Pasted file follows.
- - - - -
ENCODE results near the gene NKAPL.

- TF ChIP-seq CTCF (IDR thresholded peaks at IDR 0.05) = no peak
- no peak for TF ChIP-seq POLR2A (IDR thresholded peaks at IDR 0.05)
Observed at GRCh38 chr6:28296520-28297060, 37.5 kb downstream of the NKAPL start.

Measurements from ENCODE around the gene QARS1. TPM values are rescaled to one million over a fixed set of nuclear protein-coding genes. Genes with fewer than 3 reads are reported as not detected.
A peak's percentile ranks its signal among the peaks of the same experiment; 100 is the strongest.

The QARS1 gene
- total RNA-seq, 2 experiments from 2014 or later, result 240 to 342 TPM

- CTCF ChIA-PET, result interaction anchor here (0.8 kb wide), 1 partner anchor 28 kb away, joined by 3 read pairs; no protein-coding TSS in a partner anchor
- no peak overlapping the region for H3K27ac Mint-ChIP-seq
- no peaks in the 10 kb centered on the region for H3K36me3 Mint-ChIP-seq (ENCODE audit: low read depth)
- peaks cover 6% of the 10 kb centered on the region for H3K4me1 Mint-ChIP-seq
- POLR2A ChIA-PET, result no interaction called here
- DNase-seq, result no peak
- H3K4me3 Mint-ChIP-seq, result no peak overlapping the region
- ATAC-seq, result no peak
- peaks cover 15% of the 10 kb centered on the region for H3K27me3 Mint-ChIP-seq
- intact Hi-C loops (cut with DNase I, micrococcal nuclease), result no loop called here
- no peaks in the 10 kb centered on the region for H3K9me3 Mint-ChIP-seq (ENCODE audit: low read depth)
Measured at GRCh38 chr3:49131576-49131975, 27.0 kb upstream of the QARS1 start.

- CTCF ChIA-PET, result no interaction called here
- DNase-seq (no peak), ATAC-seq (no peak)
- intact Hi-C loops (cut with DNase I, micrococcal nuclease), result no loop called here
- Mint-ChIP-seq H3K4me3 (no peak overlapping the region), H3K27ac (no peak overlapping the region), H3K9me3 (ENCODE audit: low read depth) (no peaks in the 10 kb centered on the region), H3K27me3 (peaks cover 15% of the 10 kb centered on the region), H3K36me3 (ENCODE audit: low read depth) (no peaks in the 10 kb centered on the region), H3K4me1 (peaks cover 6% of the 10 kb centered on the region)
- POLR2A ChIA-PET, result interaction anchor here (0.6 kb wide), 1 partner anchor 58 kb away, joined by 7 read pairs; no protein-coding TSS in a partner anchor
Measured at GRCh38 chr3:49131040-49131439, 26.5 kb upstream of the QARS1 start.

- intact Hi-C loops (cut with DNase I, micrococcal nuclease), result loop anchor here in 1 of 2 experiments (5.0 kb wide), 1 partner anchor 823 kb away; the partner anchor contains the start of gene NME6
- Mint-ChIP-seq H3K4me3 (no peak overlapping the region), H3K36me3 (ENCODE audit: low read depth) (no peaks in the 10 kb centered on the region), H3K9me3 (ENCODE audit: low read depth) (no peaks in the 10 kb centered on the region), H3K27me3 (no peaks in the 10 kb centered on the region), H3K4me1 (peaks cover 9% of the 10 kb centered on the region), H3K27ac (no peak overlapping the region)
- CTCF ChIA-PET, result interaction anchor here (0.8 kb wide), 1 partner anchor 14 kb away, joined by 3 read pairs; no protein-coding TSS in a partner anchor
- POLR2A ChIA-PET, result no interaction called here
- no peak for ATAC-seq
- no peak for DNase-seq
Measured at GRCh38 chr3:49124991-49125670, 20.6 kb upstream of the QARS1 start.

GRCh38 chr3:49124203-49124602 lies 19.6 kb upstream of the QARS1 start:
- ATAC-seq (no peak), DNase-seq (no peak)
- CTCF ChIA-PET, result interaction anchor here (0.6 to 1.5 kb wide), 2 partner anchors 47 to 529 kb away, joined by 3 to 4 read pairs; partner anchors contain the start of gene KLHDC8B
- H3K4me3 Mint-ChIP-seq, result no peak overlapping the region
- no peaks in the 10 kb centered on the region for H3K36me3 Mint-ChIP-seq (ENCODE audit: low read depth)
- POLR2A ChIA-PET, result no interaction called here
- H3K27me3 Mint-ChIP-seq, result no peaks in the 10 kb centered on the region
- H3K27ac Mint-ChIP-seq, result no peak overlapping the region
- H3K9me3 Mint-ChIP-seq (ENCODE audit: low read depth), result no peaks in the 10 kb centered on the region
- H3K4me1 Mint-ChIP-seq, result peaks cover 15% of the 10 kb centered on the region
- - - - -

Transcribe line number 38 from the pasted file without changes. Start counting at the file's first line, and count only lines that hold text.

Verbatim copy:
- no peaks in the 10 kb centered on the region for H3K36me3 Mint-ChIP-seq (ENCODE audit: low read depth)